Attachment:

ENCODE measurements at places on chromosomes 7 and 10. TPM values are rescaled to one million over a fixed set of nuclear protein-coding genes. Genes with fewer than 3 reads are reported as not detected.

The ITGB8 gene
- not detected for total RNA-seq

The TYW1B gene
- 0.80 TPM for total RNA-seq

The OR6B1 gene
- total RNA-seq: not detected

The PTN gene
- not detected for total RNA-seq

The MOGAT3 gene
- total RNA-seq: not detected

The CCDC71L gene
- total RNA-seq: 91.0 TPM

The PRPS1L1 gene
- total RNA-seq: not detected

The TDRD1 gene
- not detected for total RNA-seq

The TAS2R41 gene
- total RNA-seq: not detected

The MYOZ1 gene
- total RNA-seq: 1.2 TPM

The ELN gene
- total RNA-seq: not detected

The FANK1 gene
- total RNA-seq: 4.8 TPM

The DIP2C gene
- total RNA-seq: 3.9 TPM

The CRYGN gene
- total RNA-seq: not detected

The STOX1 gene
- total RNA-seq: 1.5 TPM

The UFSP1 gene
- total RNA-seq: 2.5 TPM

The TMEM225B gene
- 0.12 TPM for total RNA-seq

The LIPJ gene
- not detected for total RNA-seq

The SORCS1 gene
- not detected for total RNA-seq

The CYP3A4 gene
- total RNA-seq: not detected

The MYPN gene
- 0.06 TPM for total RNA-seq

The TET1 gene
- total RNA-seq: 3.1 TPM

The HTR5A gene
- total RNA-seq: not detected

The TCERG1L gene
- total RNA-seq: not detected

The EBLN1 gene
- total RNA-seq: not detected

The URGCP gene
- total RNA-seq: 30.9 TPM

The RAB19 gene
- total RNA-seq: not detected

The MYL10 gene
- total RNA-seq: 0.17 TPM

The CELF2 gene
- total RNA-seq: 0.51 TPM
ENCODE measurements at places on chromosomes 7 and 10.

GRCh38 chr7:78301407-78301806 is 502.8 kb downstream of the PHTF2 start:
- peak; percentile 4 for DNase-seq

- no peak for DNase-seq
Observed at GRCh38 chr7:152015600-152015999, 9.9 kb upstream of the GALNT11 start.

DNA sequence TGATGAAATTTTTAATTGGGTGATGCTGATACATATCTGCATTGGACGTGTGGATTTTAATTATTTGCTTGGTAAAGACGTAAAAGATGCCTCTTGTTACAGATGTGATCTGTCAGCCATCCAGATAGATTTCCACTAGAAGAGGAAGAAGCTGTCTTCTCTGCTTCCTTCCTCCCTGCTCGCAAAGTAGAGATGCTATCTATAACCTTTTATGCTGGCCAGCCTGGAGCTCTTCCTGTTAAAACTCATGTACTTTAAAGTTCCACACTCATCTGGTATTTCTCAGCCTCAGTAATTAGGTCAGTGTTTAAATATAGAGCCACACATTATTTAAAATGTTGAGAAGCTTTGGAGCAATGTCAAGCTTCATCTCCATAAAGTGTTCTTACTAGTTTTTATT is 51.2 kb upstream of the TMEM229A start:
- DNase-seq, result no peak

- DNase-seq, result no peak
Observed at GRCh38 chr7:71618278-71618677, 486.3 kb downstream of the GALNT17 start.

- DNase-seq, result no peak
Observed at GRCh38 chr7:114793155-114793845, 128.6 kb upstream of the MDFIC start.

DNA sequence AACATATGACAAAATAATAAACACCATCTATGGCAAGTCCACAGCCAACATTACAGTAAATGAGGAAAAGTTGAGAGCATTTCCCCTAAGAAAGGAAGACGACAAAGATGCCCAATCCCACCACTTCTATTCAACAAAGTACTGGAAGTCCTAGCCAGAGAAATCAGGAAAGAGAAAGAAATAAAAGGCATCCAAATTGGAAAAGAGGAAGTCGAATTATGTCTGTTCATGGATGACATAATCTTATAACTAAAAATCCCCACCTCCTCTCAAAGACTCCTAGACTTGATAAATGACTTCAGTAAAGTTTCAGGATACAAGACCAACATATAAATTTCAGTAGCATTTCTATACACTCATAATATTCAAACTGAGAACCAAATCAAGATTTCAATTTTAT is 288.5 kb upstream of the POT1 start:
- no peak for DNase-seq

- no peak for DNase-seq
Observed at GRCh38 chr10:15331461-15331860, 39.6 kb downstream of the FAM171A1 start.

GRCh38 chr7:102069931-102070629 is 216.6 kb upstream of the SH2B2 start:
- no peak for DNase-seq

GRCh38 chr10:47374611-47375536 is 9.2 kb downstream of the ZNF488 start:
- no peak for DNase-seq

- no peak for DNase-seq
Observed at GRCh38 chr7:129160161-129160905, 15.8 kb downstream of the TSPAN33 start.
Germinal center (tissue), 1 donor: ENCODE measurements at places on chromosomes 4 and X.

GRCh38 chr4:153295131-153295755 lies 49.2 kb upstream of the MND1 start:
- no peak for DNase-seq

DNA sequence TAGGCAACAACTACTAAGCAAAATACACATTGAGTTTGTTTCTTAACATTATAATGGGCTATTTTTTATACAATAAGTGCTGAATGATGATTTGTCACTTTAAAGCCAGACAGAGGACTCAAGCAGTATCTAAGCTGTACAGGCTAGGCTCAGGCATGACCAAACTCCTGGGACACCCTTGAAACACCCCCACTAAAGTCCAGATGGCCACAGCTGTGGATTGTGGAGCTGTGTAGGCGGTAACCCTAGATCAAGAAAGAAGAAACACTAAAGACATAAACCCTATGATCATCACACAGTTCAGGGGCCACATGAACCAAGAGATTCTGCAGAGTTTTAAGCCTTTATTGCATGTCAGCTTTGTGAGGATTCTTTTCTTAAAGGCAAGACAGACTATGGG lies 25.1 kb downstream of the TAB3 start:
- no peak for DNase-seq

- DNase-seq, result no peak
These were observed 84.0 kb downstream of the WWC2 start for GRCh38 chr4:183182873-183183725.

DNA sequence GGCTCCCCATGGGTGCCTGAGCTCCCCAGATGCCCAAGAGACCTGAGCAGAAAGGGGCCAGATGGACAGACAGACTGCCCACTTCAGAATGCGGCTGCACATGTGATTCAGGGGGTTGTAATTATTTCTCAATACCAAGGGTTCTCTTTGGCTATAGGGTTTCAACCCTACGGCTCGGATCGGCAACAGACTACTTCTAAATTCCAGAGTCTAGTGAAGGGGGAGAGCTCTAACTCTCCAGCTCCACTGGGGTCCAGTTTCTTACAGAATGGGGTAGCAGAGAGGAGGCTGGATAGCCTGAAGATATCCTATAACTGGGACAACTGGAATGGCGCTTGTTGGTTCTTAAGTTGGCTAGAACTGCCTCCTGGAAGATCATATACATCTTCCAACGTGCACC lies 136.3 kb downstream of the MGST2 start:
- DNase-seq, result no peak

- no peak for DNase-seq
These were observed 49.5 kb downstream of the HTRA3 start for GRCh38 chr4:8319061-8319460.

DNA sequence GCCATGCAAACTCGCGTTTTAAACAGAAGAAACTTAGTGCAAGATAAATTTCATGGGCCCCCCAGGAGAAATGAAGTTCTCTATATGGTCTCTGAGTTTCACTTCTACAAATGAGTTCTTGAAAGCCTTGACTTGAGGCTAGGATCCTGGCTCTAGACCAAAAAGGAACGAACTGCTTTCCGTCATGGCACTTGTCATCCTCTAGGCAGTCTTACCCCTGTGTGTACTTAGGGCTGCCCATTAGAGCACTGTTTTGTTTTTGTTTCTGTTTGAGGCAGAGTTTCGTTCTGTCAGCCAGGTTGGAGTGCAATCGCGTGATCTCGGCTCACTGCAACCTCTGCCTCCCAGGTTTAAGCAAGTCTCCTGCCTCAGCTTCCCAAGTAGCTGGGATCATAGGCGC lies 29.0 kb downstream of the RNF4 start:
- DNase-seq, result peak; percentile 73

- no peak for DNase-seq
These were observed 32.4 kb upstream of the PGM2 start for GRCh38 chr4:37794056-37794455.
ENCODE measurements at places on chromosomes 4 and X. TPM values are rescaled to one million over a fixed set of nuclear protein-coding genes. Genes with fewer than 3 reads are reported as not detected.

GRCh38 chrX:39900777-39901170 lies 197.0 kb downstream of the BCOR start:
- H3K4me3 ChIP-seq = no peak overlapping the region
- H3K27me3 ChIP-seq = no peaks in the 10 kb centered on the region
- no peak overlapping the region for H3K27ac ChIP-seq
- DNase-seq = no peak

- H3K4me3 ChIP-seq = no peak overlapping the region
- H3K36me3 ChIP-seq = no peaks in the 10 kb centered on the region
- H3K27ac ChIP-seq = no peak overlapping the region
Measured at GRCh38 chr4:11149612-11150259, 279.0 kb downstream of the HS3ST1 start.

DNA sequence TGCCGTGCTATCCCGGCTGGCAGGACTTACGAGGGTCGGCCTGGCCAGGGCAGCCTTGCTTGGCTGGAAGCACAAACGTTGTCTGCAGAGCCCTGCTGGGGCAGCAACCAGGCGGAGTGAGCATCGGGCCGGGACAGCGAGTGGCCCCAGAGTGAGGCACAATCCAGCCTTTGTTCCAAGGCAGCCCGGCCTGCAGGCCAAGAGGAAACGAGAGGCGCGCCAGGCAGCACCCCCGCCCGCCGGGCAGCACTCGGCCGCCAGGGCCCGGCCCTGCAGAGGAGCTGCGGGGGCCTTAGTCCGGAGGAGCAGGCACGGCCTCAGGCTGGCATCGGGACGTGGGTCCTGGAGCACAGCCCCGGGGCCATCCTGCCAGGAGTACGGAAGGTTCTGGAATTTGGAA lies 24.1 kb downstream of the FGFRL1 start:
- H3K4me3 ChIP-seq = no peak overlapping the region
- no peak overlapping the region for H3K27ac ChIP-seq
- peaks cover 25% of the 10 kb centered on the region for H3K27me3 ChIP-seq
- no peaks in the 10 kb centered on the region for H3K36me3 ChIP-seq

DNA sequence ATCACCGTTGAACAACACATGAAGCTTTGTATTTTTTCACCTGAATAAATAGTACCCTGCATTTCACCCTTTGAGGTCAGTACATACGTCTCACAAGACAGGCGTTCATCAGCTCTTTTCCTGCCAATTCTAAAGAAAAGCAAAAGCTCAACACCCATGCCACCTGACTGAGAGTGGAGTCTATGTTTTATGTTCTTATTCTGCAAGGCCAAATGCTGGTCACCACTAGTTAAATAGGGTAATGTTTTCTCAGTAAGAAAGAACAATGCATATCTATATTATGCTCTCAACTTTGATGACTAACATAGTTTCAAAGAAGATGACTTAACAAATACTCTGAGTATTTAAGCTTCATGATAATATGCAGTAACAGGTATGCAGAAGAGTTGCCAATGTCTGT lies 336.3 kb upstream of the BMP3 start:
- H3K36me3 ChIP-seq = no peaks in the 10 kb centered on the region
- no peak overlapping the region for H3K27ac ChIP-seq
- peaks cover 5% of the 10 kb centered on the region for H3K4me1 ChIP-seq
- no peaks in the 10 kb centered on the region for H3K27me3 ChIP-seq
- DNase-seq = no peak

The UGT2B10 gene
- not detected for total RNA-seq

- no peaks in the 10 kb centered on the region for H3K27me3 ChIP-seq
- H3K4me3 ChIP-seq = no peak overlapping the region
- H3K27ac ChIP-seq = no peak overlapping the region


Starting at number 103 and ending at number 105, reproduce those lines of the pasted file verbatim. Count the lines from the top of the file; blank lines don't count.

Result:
- H3K36me3 ChIP-seq = no peaks in the 10 kb centered on the region
- H3K27ac ChIP-seq = no peak overlapping the region
Measured at GRCh38 chr4:11149612-11150259, 279.0 kb downstream of the HS3ST1 start.